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Not So Fast: Will Uzbekistan Join the Eurasian Economic Union?

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Not So Fast: Will Uzbekistan Join the Eurasian Economic Union?

In Russian framing, the Uzbek decision to join the EAEU has already been made. But Tashkent is still exploring its options.

Not So Fast: Will Uzbekistan Join the Eurasian Economic Union?
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On October 2, following her meeting with Uzbek President Shavkat Mirziyoyev, Valentina Matviyenko, chairwoman of the Russian Parliament’s Federation Council, announced that Uzbekistan was working on the issue of joining the Eurasian Economic Union (EAEU) at Mirziyoyev’s instruction. Although it was clarified later that Uzbekistan is merely exploring the option of joining the EAEU, in the words of Matviyenko, Uzbekistan’s accession was a fait accompli as she expressed her hope about Uzbekistan’s accession without delay.

Matviyenko’s announcement rattled both those inside and outside Uzbekistan. The Russian politician’s statement revealed that matters of possible Uzbek membership in the EAEU are debated not only within the government of Uzbekistan, but bilaterally with Russians at a senior level within a working group headed by Russian Minister of Finance Anton Siluanov. Earlier this year Mirziyoyev spoke about considering the possible benefits and losses from EAEU membership. Mirziyoyev’s reform program is predicated on economic expansion and finding new markets for Uzbek goods; it comes against a backdrop of the EAEU increasingly restricting imports from non-member states. 

That the announcement of negotiations on a such consequential matter for Uzbekistan was made by Moscow ahead of Tashkent was viewed by some as a clear indication of disrespect for Uzbekistan’s own political processing of the issue. Moreover, as Tashkent tries to weigh its decision carefully, Matviyenko’s statement read as if Uzbekistan had already decided and the issue of accession was only a matter of time.

Tashkent’s deliberations on EAEU membership come as its neighbors, and members already, struggle with the group’s focus on expansion over utility. At a meeting of the EAEU heads a day before Matviyenko’s statement about Uzbekistan, Kazakh President Kasym-Jomart Tokayev called on the group to focus on the quality of cooperation and expanding trading opportunities for the organization rather than expanding the membership to other countries. Kyrgyz President Sooronbay Jeenbekov, for his part, noted that member countries are busy arguing with each other instead of being concerned about true economic cooperation with each other.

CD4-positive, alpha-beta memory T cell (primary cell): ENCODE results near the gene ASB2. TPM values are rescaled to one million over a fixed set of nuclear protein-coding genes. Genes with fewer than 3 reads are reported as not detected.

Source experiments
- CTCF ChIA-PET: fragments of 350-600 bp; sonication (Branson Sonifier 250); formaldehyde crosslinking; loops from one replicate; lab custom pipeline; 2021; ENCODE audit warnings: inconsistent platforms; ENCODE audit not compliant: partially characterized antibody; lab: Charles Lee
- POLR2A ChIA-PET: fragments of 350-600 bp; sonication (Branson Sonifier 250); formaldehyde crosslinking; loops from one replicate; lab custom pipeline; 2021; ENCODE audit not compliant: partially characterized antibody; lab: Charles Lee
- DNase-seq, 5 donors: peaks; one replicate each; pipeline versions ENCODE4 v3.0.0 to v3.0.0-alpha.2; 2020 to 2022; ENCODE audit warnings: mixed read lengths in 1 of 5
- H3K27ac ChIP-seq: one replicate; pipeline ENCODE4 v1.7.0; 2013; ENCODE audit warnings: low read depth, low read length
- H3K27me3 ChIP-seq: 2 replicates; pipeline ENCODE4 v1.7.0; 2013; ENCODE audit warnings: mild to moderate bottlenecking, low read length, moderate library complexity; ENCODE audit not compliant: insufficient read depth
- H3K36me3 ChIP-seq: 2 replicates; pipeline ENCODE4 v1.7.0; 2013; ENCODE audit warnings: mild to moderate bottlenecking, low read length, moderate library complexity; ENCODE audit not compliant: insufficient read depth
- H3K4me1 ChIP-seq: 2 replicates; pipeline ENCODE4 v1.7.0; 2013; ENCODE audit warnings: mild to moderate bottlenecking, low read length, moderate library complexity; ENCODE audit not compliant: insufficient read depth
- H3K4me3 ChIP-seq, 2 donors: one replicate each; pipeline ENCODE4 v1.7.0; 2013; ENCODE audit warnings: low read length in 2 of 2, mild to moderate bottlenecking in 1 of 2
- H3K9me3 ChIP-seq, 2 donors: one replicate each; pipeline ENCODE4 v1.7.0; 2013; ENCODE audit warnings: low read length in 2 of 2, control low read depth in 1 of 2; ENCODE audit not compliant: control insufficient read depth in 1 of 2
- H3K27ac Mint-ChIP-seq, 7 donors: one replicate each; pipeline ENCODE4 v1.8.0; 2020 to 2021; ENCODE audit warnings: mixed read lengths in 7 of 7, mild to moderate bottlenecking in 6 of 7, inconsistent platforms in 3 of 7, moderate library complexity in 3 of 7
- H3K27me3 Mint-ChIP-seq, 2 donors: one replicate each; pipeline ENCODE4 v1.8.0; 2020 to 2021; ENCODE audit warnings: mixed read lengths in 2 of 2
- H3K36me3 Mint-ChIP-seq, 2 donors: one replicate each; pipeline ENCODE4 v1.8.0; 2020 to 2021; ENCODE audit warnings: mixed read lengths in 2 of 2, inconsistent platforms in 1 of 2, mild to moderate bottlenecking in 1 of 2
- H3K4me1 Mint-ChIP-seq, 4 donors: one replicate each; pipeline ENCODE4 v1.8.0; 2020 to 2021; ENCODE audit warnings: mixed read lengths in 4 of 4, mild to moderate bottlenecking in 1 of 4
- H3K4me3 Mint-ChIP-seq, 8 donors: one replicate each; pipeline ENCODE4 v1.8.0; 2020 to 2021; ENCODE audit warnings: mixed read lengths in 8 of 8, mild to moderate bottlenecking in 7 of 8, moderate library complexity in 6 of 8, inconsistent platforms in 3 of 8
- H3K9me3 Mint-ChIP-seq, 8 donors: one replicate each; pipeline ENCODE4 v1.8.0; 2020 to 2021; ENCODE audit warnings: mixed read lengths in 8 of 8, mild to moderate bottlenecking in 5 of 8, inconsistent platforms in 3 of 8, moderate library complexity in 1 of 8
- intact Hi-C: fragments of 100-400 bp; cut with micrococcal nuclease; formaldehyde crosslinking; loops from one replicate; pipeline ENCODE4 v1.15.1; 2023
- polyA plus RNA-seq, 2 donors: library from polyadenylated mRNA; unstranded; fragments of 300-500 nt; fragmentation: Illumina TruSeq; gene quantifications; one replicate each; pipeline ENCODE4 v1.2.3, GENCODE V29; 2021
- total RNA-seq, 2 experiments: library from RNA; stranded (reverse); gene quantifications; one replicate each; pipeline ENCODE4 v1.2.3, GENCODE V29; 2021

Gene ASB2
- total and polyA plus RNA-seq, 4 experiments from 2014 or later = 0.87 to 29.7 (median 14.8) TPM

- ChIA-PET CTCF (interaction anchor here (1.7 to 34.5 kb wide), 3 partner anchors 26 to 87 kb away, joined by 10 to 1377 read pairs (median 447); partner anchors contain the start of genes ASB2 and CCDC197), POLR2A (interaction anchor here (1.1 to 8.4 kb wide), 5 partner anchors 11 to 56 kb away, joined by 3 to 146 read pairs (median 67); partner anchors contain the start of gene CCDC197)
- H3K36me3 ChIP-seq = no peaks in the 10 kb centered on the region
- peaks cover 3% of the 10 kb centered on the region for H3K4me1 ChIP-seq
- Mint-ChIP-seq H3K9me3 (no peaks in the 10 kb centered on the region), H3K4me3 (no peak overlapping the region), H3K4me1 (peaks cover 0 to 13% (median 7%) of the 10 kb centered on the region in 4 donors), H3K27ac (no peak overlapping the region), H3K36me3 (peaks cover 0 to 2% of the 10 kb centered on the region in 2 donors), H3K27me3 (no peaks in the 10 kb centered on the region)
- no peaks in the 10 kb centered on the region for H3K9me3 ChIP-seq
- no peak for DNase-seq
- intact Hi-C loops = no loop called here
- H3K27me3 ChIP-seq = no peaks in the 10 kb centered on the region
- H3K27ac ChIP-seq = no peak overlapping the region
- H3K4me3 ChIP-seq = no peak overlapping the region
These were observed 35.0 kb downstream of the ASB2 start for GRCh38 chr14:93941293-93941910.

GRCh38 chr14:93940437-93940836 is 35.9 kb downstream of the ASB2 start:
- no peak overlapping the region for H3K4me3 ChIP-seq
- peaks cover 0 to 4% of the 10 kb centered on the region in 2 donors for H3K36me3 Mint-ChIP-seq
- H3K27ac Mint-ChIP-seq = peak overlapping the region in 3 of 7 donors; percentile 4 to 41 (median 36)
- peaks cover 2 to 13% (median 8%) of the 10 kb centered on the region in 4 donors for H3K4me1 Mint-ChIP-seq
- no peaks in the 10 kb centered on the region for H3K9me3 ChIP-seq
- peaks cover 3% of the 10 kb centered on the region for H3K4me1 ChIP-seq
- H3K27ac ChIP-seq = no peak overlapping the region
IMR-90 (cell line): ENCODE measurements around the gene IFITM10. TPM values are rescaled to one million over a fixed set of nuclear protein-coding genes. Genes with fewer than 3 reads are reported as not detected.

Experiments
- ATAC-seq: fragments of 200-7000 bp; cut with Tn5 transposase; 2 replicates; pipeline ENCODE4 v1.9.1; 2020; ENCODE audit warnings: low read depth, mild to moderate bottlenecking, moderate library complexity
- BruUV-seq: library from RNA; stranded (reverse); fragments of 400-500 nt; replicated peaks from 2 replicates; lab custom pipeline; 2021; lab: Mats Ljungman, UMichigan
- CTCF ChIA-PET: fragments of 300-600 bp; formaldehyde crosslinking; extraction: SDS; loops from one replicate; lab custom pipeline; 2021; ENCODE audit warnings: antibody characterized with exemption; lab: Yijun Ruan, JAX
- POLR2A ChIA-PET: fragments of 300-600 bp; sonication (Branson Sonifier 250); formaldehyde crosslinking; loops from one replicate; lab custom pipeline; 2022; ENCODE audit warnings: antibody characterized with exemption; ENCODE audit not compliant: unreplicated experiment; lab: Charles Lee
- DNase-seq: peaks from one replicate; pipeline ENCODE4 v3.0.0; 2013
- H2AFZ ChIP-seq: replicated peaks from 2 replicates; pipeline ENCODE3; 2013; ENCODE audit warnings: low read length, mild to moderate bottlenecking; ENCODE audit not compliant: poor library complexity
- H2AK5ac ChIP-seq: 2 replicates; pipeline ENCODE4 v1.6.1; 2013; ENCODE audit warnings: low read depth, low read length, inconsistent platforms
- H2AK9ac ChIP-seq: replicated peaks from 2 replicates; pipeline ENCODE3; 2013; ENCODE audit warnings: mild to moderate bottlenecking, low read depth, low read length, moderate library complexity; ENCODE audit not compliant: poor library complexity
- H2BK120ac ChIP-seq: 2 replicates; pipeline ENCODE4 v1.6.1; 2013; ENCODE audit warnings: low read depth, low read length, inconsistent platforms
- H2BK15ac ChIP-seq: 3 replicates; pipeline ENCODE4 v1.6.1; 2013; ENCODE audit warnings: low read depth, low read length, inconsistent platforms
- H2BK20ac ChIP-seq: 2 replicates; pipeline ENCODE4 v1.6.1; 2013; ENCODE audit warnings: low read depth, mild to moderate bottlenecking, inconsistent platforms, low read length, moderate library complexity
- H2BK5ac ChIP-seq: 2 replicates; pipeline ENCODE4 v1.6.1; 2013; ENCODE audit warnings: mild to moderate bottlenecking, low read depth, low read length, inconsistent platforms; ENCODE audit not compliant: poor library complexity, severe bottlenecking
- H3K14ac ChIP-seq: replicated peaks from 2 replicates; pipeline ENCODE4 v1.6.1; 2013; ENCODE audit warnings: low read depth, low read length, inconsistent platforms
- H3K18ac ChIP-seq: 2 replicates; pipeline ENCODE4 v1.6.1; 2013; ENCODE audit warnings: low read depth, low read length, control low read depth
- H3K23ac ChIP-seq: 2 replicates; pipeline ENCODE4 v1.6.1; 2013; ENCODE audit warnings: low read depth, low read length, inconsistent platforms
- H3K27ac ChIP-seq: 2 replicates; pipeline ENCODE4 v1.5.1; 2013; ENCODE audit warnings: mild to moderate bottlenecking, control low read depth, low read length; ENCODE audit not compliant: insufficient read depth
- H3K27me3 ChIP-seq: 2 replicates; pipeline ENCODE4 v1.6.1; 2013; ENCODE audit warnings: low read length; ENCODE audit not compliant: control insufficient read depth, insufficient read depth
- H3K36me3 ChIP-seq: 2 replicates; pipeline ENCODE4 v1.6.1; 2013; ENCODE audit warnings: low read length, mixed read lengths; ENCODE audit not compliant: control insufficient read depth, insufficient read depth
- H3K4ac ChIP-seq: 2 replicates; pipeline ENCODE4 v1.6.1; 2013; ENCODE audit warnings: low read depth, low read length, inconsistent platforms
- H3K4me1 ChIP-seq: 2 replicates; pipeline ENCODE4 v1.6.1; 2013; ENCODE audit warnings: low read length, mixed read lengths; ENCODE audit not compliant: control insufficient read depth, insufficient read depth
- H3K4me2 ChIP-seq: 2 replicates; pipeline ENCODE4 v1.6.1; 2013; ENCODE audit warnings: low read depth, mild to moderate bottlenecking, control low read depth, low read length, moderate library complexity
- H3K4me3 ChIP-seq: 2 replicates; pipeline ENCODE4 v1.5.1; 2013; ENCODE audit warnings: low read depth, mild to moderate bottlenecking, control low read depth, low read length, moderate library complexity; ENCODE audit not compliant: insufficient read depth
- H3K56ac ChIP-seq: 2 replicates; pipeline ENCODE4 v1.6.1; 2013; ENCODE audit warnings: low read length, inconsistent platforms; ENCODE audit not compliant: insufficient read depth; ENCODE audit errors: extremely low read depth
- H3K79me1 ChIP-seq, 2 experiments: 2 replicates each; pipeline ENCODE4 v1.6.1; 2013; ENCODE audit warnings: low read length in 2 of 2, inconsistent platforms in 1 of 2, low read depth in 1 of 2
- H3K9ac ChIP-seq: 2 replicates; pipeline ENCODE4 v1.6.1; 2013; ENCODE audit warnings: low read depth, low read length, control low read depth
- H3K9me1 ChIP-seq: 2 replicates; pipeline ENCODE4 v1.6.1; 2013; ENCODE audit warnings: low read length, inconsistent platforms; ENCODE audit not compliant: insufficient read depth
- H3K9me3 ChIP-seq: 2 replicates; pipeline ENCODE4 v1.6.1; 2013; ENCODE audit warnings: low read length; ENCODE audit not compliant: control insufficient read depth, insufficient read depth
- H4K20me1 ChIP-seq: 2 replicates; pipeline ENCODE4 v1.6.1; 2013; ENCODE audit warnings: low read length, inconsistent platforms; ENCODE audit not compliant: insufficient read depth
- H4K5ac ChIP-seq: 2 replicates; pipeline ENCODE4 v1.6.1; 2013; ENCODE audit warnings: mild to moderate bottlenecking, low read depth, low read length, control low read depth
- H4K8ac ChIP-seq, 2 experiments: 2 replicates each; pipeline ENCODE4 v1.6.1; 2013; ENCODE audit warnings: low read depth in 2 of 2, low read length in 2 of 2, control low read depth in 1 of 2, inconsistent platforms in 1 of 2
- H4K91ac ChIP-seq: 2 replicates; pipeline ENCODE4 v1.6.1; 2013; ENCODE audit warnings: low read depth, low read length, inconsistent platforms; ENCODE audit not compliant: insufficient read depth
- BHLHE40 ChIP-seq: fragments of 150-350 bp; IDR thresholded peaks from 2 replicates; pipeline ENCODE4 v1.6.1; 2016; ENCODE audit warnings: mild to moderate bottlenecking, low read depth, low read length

The timing and content of Matviyenko’s statement suggests Russian pressure on Uzbekistan. To downplay this interpretation, Uzbek Senator Sodiq Safoev said at a press conference that the president of Uzbekistan was a strong and independent leader and has acted solely to the benefit of Uzbekistan. He said that no pressures were asserted on Tashkent. Tashkent appears confident in its ability to negotiate with Russia on the EAEU matter, but Moscow has experience in getting its way — as evidenced by the existing Central Asian EAEU members.

Uzbek membership in the EAEU will likely feed a split among the country’s politicians and elites. As in other countries, there are pro-EAEU and anti-EAEU camps; the latter likely frustrated with Mirziyoyev’s apparent entertaining of the option of membership. Because the EAEU is a weak organization in many respects, Uzbekistan’s membership would mostly benefit Russia insofar as the organization is a political vanity project more than a useful economic cooperative mechanism. In turn, the costs would accrue to Uzbekistan. One simply must look at the source of complaints about the EAEU: members expect Russia struggle with the organization, Russia does not. Moscow can easily outmaneuver Tashkent. 

Uzbekistan could find itself trapped in the EAEU arrangement and subject to increased Russian control. The markets Uzbekistan seeks to access are either heavily controlled by Russia or require Russian acquiescence to access. This puts Moscow in a position of power and if the past holds any precedent, Russia will play unfairly if it desires to. In addition, while cheaper Uzbek projects may do well in Russian markets, superior Russian products could dominate the Uzbek market just as easily.

Matviyenko’s statement was uncoordinated with the government of Uzbekistan and could even be a tactical move on the part of Moscow. Matviyenko’s statement was not only disrespectful toward Uzbekistan’s political processing of EAEU membership but feeds a continuation of Russia’s paternalistic attitude toward a former vassal state. Clearly, Moscow wants Tashkent in the EAEU and is willing to lean on Uzbekistan to receive a “yes” — but what’s best for Uzbekistan?